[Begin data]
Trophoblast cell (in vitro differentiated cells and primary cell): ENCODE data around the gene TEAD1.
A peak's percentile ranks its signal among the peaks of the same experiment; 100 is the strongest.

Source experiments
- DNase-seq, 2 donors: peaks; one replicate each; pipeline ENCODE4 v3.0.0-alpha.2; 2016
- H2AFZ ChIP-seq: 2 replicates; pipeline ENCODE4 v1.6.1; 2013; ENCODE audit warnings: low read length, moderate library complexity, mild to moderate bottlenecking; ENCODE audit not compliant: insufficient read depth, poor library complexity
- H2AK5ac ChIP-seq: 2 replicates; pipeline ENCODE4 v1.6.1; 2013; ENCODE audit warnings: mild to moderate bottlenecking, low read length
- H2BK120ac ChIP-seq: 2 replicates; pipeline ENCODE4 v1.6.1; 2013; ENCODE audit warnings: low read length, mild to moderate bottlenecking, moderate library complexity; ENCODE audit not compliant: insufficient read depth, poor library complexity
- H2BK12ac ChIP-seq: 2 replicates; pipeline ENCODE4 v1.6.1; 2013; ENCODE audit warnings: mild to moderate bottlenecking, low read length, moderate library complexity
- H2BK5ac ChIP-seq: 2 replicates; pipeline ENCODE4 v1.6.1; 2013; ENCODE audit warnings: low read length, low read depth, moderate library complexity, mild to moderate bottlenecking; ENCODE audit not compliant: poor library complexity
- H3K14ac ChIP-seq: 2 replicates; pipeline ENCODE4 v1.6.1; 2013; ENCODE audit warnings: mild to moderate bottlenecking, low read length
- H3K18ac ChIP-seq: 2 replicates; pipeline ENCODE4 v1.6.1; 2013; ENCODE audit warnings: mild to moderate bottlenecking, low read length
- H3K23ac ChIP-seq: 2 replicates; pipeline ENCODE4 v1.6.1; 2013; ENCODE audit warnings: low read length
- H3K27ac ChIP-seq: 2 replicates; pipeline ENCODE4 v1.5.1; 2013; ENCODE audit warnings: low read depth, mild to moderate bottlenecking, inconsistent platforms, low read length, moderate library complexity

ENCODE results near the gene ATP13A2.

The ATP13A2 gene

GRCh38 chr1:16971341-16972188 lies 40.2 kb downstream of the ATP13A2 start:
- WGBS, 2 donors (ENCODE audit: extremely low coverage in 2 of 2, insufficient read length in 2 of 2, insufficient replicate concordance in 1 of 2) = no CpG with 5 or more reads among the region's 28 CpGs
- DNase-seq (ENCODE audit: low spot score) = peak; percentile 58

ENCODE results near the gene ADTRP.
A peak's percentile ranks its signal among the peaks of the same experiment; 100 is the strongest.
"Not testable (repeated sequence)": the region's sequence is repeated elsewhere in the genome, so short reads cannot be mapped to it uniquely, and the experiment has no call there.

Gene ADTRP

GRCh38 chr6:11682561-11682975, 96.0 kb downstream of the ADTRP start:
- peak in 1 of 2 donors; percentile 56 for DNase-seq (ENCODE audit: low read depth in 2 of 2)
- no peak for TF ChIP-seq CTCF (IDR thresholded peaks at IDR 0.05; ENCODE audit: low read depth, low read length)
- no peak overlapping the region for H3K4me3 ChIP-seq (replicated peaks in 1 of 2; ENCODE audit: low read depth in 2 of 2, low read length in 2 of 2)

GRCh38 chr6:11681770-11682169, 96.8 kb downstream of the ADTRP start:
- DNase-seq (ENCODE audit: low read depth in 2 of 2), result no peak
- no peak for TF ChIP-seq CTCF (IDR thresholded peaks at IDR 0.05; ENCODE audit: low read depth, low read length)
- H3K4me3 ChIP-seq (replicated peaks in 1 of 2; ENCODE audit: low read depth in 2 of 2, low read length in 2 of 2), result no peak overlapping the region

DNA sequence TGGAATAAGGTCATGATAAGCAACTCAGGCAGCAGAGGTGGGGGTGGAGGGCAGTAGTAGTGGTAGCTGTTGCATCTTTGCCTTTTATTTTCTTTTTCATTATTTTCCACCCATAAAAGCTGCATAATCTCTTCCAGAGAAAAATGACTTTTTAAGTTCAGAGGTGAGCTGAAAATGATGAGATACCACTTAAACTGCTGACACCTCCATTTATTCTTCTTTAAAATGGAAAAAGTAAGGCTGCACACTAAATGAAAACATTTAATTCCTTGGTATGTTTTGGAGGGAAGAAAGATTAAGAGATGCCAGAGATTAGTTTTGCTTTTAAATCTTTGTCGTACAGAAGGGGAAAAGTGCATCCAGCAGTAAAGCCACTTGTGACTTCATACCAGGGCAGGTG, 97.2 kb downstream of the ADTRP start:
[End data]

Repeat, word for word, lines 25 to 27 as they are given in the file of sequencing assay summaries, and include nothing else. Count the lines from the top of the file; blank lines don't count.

- no peak for TF ChIP-seq CTCF (IDR thresholded peaks at IDR 0.05; ENCODE audit: low read depth, low read length)
- no peak overlapping the region for H3K4me3 ChIP-seq (replicated peaks in 1 of 2; ENCODE audit: low read depth in 2 of 2, low read length in 2 of 2)

GRCh38 chr6:11681770-11682169, 96.8 kb downstream of the ADTRP start: